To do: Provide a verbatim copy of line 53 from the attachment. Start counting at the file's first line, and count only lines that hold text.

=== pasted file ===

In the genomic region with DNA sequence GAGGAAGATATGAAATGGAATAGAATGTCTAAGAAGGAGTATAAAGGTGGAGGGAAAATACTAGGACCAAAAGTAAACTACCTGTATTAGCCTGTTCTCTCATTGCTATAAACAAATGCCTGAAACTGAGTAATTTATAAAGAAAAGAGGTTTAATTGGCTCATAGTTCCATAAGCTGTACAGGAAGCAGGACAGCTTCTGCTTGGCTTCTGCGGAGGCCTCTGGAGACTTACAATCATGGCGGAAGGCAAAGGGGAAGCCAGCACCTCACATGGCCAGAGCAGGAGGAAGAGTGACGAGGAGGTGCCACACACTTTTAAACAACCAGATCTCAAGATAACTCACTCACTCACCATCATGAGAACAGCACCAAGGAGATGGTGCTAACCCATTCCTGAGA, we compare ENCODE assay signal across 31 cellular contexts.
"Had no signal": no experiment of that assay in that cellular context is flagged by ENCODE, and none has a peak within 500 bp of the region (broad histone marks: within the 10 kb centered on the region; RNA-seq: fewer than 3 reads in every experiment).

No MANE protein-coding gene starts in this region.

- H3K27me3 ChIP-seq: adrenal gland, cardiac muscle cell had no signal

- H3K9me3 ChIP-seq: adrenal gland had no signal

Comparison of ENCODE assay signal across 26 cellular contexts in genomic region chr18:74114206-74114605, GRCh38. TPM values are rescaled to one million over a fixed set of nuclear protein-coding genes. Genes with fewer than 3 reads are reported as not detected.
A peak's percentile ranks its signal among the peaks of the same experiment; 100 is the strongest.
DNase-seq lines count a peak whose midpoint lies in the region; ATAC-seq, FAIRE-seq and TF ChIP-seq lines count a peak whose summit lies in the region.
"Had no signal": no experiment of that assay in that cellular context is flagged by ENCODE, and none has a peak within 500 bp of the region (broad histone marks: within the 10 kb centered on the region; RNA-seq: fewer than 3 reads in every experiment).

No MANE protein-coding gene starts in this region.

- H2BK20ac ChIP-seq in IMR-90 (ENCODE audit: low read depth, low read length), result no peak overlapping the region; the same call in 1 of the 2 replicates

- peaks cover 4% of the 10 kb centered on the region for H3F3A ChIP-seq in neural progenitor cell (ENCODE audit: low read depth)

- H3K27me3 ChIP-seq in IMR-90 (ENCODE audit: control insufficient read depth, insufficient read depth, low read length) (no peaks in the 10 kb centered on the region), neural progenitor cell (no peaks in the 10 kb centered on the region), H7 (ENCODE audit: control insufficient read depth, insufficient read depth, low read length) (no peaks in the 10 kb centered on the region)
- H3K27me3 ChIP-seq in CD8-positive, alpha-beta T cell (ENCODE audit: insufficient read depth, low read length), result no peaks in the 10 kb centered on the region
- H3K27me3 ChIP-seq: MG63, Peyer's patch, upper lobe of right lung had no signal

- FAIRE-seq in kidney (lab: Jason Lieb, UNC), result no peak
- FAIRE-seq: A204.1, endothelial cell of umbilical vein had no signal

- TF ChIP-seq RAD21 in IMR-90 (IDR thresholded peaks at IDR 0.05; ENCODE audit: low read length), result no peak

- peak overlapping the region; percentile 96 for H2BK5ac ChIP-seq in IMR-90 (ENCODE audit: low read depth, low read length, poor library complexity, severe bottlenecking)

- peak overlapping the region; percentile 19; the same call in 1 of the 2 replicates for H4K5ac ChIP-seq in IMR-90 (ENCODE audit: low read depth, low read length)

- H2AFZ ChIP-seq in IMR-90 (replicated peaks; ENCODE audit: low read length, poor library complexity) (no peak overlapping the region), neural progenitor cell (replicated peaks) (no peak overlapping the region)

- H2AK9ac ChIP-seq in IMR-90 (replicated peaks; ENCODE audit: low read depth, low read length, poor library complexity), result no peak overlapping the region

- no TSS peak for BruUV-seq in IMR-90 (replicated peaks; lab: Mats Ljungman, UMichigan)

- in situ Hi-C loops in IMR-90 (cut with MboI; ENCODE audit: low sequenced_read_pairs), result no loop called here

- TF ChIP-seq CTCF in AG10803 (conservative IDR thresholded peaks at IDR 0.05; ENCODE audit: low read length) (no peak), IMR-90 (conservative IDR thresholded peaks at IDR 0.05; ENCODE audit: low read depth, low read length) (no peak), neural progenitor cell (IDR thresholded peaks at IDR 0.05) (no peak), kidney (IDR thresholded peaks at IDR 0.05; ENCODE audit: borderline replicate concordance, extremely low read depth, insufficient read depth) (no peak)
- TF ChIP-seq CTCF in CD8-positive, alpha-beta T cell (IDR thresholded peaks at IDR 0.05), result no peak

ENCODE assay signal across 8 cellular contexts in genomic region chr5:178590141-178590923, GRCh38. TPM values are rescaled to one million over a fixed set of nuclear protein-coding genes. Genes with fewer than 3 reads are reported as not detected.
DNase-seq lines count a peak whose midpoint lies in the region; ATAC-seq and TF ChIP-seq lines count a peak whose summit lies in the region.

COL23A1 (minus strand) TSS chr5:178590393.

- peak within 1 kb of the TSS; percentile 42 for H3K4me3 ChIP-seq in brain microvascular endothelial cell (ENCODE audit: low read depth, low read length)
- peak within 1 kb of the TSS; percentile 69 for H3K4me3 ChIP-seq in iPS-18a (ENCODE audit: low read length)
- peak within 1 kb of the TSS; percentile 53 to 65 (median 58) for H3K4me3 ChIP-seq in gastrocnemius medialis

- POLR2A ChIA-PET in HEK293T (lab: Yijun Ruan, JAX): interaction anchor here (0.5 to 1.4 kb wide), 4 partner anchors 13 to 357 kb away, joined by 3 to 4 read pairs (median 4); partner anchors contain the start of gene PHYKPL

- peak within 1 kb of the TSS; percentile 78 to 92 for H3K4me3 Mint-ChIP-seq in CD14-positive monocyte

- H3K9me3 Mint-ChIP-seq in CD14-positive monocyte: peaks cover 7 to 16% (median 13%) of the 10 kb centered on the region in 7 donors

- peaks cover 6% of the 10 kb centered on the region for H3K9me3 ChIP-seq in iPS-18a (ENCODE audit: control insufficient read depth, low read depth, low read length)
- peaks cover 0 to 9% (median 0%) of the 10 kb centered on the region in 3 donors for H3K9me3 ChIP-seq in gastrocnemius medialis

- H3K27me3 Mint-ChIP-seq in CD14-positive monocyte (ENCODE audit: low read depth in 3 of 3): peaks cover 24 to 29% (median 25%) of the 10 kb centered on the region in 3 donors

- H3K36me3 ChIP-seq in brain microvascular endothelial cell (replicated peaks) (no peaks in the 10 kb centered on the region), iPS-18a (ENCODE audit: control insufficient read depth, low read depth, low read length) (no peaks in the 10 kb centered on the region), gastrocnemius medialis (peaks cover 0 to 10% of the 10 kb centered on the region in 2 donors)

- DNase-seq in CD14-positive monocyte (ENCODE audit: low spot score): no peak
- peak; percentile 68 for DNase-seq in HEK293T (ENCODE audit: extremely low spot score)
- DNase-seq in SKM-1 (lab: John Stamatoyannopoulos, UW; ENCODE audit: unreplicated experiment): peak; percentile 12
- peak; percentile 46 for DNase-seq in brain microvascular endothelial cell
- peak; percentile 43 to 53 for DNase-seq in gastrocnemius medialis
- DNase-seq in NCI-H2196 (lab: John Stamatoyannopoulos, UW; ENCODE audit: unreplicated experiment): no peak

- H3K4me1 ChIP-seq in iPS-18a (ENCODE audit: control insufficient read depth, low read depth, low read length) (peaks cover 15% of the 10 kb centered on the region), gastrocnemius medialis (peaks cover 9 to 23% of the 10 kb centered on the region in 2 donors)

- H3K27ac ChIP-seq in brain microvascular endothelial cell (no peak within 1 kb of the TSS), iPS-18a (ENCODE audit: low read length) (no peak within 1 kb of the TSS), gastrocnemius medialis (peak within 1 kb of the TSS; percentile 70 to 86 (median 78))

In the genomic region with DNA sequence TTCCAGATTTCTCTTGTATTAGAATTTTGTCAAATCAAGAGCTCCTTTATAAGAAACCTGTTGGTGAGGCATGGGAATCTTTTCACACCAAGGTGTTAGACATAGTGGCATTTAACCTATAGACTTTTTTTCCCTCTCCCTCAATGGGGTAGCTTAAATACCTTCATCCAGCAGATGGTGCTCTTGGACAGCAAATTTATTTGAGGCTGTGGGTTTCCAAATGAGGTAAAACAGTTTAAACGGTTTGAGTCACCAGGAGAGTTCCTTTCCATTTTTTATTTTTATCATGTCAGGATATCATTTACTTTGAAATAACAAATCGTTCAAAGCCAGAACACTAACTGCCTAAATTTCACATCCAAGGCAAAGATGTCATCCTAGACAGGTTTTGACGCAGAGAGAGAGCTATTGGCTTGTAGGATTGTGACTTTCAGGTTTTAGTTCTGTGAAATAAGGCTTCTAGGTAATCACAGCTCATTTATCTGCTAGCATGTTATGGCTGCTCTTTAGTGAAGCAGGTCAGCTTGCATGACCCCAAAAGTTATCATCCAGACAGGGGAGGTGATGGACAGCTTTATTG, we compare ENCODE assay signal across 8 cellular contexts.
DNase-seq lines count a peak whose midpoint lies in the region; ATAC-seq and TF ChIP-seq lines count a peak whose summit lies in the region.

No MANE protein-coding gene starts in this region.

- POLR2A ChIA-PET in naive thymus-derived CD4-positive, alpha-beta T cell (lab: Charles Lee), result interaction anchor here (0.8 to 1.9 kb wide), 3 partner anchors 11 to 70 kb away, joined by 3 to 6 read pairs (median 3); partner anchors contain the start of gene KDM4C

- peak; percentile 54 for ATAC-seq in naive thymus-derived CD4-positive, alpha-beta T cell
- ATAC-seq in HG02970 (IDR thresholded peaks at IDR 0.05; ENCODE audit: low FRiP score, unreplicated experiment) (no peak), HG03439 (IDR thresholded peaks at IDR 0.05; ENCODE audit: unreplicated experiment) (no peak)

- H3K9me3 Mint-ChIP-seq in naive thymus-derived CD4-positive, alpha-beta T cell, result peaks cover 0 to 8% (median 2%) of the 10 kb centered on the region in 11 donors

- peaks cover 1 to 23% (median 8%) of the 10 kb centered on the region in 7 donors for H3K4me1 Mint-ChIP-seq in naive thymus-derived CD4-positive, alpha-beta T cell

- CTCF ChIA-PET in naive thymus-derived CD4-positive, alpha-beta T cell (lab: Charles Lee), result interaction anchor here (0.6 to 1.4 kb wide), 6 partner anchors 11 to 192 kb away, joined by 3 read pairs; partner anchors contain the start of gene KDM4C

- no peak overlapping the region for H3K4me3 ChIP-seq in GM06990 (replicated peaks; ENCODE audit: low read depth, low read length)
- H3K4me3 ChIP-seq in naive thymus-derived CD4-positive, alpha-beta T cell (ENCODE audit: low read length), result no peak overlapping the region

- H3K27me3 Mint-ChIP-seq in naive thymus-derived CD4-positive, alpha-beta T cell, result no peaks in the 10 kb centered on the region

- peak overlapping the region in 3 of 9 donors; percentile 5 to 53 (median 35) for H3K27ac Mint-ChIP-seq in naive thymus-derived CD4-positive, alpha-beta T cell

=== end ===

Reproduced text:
- ATAC-seq in HG02970 (IDR thresholded peaks at IDR 0.05; ENCODE audit: low FRiP score, unreplicated experiment) (no peak), HG03439 (IDR thresholded peaks at IDR 0.05; ENCODE audit: unreplicated experiment) (no peak)